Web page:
6. People of the Book by Geraldine Brooks. Brooks is best known for her Pulitzer Prize-winning novel March, but her follow-up effort, The People of the Book, may be even better. The novel is, interestingly enough, the fictional story of a real-life book, the Sarajevo Haggadah. The Sarajevo Haggadah is one of the first Jewish religious books to contain images, written and illuminated at a time when only Christian texts were illuminated because both Jews and Muslims considered it idolatrous. The book's journey from Spain in 1492 to 1996 Sarajevo is unveiled through a series of vignettes explaining its history over the past 500 years: from Spain at the time of the Inquisition to Renaissance Venice to Sarajevo in both World War II and the ethnic wars of the 1990s.

7. 84 Charing Cross Road by Helene Hanff. Stylistically similar to The Guernsey Literary and Potato Peel Pie Society, this short yet amazing book consists of the real-life (and often hilarious) correspondence that took place over a 20 year period between New Yorker Helene Hanff and London bookseller Frank Doel. And for readers who came of age during the reign of, there was indeed a time when you had to write letters to booksellers to find used and out of print copies of books.

8. The Razor's Edge by W. Somerset Maugham. Maugham's finest novel, one of the best ever written, and one I'll soon be re-reading for the 26th time. It's become an annual ritual for me, and each time I get something new out of it. Larry Darrell's search for meaning after WWI is just as timely and relevant to our world today as it was when Maugham wrote it over 60 years ago.

9. Cadillac Jack by James McMurtry. Not your typical McMurtry novel, Cadillac Jack follows the exploits of Cadillac Jack, an antiques "scout" always on the lookout for the next big score. We get an amusing look at Washington, DC in the early 1980's as well as a bygone era before Antiques Roadshow, when you could still hope to find a Ming vase for $2 at a flea market in Tulsa.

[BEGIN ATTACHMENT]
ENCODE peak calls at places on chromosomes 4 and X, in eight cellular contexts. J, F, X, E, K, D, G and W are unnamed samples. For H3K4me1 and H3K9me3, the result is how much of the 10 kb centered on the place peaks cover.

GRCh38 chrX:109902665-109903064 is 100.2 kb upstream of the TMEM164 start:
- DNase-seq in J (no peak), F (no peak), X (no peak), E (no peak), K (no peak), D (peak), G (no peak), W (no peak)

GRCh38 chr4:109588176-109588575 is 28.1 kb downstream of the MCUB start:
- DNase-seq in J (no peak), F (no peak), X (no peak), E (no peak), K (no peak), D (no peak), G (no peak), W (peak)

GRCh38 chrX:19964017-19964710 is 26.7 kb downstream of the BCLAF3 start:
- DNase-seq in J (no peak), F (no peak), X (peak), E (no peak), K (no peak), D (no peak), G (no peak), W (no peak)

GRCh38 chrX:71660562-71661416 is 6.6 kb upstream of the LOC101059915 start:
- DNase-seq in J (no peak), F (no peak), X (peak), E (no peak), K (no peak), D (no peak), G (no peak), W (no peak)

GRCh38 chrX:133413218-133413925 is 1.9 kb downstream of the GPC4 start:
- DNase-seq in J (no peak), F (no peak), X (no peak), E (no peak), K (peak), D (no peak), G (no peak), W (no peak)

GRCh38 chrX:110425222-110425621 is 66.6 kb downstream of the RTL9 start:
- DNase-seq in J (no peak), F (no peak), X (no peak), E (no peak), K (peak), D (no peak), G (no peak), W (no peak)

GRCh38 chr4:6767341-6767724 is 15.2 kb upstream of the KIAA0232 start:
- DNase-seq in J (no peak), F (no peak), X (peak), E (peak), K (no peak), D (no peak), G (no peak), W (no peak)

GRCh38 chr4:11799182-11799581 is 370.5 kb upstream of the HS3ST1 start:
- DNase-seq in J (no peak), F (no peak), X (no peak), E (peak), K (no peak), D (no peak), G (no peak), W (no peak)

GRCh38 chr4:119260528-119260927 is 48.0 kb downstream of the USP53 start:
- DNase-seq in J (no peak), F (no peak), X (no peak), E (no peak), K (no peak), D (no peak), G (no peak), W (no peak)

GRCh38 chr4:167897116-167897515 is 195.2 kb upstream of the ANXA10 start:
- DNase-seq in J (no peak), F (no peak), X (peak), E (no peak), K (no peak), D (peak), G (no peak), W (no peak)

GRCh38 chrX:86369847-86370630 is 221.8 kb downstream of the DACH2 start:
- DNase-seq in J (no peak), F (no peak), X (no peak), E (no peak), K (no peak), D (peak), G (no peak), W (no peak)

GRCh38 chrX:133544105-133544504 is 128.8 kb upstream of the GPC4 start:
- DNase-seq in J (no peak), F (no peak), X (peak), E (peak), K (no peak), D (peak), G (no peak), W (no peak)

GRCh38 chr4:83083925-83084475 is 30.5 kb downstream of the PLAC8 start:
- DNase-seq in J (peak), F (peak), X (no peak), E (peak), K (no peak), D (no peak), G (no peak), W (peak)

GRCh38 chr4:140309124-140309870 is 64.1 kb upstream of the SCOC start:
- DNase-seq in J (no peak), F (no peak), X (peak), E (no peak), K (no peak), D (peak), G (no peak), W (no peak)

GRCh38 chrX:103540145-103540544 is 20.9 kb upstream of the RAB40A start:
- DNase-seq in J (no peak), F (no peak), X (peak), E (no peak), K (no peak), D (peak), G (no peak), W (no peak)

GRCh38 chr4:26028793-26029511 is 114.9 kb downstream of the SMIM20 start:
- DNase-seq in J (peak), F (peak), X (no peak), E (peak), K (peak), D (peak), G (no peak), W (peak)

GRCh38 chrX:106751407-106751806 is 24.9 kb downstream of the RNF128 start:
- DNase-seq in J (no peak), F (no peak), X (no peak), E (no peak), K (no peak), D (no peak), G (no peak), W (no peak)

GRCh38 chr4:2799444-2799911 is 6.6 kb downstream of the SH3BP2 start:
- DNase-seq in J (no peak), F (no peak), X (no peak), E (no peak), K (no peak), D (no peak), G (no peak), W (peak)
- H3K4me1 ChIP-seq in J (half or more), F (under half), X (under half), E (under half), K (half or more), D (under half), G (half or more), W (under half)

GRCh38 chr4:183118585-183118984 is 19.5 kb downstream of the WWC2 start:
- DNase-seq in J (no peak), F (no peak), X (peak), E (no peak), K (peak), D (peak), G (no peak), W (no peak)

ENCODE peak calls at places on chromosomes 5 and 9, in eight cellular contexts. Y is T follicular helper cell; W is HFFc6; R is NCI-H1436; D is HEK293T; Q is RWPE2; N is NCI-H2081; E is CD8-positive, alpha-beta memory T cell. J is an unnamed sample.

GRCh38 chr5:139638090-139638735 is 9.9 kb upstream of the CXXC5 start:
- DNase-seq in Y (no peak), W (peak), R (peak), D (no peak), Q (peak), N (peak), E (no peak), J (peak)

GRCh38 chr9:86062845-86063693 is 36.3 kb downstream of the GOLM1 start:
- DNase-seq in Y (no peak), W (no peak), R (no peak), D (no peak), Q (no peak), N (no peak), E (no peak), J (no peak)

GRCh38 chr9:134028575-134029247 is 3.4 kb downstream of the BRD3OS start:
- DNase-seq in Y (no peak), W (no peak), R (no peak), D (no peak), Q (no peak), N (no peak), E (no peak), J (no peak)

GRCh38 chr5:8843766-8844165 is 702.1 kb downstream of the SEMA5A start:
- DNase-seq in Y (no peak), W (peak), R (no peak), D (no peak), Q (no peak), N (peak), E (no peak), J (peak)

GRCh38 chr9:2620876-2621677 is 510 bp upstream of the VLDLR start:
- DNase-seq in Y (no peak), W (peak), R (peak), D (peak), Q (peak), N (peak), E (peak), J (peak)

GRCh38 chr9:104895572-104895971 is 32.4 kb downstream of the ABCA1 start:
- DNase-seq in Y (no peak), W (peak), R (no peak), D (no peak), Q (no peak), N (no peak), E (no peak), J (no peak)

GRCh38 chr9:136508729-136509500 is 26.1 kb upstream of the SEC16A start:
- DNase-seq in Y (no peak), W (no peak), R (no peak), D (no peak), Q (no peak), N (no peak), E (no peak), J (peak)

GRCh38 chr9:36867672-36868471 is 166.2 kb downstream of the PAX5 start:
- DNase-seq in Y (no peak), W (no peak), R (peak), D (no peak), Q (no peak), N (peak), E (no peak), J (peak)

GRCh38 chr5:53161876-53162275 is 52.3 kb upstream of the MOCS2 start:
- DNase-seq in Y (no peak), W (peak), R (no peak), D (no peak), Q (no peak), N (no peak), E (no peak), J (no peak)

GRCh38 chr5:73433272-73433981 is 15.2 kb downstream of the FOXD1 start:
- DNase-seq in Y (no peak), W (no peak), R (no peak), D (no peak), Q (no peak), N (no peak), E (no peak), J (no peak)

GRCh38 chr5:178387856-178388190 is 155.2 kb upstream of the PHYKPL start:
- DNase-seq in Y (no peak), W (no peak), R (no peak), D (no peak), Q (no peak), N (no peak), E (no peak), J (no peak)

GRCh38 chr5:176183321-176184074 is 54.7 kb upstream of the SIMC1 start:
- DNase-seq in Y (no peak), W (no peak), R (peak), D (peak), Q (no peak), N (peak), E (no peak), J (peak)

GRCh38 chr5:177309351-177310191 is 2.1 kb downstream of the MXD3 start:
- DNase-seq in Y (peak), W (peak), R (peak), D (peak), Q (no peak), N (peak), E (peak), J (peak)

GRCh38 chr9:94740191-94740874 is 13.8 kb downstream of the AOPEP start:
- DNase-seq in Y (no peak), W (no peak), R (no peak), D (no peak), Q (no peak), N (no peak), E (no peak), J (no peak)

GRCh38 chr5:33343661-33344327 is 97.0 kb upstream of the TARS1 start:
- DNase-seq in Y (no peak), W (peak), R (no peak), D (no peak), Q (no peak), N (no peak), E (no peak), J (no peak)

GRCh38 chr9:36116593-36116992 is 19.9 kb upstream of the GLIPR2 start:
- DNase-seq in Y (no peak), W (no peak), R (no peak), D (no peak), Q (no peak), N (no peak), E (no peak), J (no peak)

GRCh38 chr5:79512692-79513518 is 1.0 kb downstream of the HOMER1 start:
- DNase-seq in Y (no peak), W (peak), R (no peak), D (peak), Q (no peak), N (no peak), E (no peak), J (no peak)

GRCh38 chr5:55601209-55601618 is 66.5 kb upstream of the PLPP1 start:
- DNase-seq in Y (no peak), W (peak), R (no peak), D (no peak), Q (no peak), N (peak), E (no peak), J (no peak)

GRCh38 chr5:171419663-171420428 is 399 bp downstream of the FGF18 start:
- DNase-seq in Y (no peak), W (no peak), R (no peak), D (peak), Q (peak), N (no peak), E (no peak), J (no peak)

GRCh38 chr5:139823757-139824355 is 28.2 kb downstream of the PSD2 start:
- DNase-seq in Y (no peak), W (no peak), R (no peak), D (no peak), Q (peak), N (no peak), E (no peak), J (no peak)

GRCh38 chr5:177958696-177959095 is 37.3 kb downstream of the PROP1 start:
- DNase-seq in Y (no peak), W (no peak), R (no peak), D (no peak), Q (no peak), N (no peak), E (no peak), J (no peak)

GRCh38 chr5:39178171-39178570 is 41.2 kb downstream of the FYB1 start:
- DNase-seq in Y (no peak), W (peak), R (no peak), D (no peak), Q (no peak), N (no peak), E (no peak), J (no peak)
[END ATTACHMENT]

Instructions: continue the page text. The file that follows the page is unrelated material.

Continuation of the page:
10. On the Road by Jack Kerouac. It was required reading in college, but most of us ignored that and simply carried it around to impress girls. Here's your chance to finally get to know Sal Paradise and Dean Moriarty, two icons of American literature. On the Road is one heck of a trip. This is also one of the few times I would suggest listening to the book on disc rather than actually reading it. Matt Dillon reads the audio version, and does a magnificent job.

11. The Physick Book of Deliverance Dane by Katherine Howe. This was one of the surprise best-sellers of the past few years, made all the more so because of the strange title. The story actually has dual protagonists: Connie Goodwin, a Harvard graduate student in 1991, and Deliverance Dane, a woman in late 1600s Salem, Massachusetts. And while Connie's storyline takes up the majority of the novel, the sections featuring Deliverance Dane (and later her daughter and granddaughter) are by far the most compelling. It is in these vignettes that the reader learns a great deal about life in Salem at the time of the Witch Trials, and the lives of women in that society.

12. Flabbergasted by Ray Blackston. The first installment of a comic trilogy set in South Carolina, this may be the perfect beach novel. The characters are vividly drawn, and definitely grow on you as narrator Jay Jarvis and his friends navigate the Southern singles scene by, of all things, visiting various church singles classes. Not a bad idea for those tired of the online dating sites.

13. Brimstone by Douglas Preston and Lincoln Child. There really aren't any sub-par Lincoln/Child books, especially ones that feature FBI Special Agent Pendergast. This is not the first Pendergast novel, but is the first of what the authors call the "Diogenes Trilogy," three novels that can stand alone but should really be read consecutively. The other two are Dance of Death and Book of the Dead. Let's call it a thinking-person's thriller.

14. The Angel's Game by Carlos Ruiz Zafon. Zafon's semi-prequel to The Shadow of the Wind.The Angel's Game is the story of David Martín, a young Barcelona author with a troubled past who writes crime novels under a pseudonym. As he struggles with his love for a woman he cannot have, he also realizes that his talent has been sold to the highest (in fact only) bidder, and despair overtakes him. Then he receives a surprising and lucrative offer from a mysterious French publisher to write a book that will change people's lives forever. He accepts the offer, only to learn that his new situation is far more deadly than the first. This novel is the perfect way to end an autumn of great reading.